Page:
Have you noticed that the age range of the sandwich generation has increased? It’s not just us; the 30- and 40-something people who have kids as well as aging parents; it’s also our aging parents who still have to take care of their aged parents.
A couple of decades ago, it was the middle generation who were sandwiched between bringing up their young kids and taking care of the needs of their parents. Diaper changing and wiping dribbles went both ways. In India, as in many Asian countries, where professional services are minimal and dubious, it is usually the children who are bound by a sense of love, or at least of duty, to step in. In America too, despite the numerous community services, many adult children opt to take care of their aged parents themselves, eschewing the more dispassionate and costly hired help. The simple reason is, of course, the increased longevity of people down the years.
The Husband’s grandfather, who is a hundred years old, and was living with his daughter, has now moved in with my father-in-law and his family. My parents-in-law, in turn, live with one of my brothers-in-law, who has two kids. Despite the obvious space constraint, there is no question of it being otherwise. My father-in-law gives him a bath early in the morning before his daily prayer session; my mother-in-law and her daughter-in-law attend to his food, while the great-grandkids either chatter with him to keep him occupied or politely stay out his way when he gets tired.
On my side of the family, I previously described the close relationship my grandmother and my mother share, where my now seventy plus parents take the responsibility of taking care of my grandmother, with periodic help from my aunt, who stays in another city. I meant for that post to be lighthearted, but several of you rightly pointed out the tremendous mental and emotional strength needed to take care of someone who values their independence but is, at the same time, helpless in every other way.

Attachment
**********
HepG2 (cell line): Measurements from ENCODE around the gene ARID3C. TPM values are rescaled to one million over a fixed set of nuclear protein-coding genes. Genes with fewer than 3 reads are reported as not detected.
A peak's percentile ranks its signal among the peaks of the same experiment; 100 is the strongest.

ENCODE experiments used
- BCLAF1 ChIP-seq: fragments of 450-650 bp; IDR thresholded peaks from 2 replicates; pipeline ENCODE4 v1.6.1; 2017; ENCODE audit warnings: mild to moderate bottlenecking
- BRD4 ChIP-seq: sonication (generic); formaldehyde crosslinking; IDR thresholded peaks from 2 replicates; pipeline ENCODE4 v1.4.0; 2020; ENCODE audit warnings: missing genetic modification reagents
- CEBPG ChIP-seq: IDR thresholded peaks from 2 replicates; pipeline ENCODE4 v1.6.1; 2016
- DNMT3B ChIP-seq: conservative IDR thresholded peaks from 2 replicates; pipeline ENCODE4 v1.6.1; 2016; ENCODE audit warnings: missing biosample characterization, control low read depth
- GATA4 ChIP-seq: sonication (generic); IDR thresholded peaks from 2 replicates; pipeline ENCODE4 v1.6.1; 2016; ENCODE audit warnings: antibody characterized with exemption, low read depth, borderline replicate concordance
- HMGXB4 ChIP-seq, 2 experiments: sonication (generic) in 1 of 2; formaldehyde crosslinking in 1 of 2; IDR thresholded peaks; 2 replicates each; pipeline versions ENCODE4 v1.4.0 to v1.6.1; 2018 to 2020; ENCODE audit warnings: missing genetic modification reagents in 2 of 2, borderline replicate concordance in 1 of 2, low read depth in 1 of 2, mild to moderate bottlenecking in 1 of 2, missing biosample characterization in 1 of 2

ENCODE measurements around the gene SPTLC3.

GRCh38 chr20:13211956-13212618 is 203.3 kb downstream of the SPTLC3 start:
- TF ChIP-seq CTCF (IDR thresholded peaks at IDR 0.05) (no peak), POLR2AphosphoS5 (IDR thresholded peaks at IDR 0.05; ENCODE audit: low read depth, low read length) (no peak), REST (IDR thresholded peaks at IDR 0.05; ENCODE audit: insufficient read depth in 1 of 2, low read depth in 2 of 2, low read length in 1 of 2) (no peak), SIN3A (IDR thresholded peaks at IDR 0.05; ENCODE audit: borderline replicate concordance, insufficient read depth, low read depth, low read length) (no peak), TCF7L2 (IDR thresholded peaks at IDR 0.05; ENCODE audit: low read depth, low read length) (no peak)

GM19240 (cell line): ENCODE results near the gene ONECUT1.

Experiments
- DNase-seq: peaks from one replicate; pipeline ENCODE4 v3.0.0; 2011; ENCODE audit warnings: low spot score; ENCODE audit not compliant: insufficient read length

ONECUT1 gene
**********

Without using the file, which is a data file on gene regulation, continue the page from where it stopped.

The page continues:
Which brings me to the sandwich part of the post. And, why I’m writing all this in the first place. My parents don’t have to take care of me…at least, not as parents of minors do, anyway! And, they’re mainly responsible for pampering, cuddling and cossetting their grandkids for a few weeks in a year, which they do with gay abandon and without any accompanying worry! The keyword here is ‘few weeks in a year’, which is the maximum, actually. They miss us. They miss me. They yearn to be with us and this summer, we had all these plans of visiting. They would stay at our new place; they would go to the beach and the library and the parks and all their favorite spots; they would finally get a chance to put their feet up and relax because I always am determined to make them get their hard-earned rest when they come over.
Unfortunately, my grandmother became ill the very week they were supposed to take their flight here. They postponed their departure until the end of May. It seemed as if my grandmother was recovering but yesterday, Mother’s Day, when I called up, my parents told me that it looked like there was a relapse in the infection that she had been suffering from. It was with a break in his voice that my dad told me that he was sorry, but they may not be able to come. Sorry, for what? I was sorry; sorry for the very first time that I was so far away from them. So sorry that I couldn’t help; couldn’t take away a little bit of their stress and their physical exertions; so sorry that I mentally patted myself that I kept in touch via phonecalls, and smartphone applications; that I thought that was enough. I never aspired to a model child but yesterday, I felt that I had somehow failed them.
And, my grandmother? Who is in pain. Who is being poked and prodded and medicated, and otherwise treated like a child. Again the same conflict and emotional turmoil in my mind. On the one hand, I love her so very much, but I feel like I have been clinging to the shadow of someone who departed from us more than 10 years back when her life partner died. I feel selfish that I wished all this while that she live for ‘just some more time’. As if my wishing or not wishing makes any difference! Now, I wonder how she feels…is she sick of life? Is she just patiently waiting? Or, is she happy and content because she doesn’t retain the mental capacity to quite understand her state? Is living a long life a blessing or a curse; and whatever it is, is it a blessing or a curse just to the person or all around her? And, do I have the right to think the thoughts that are swirling in my head?
What are your thoughts, dear readers?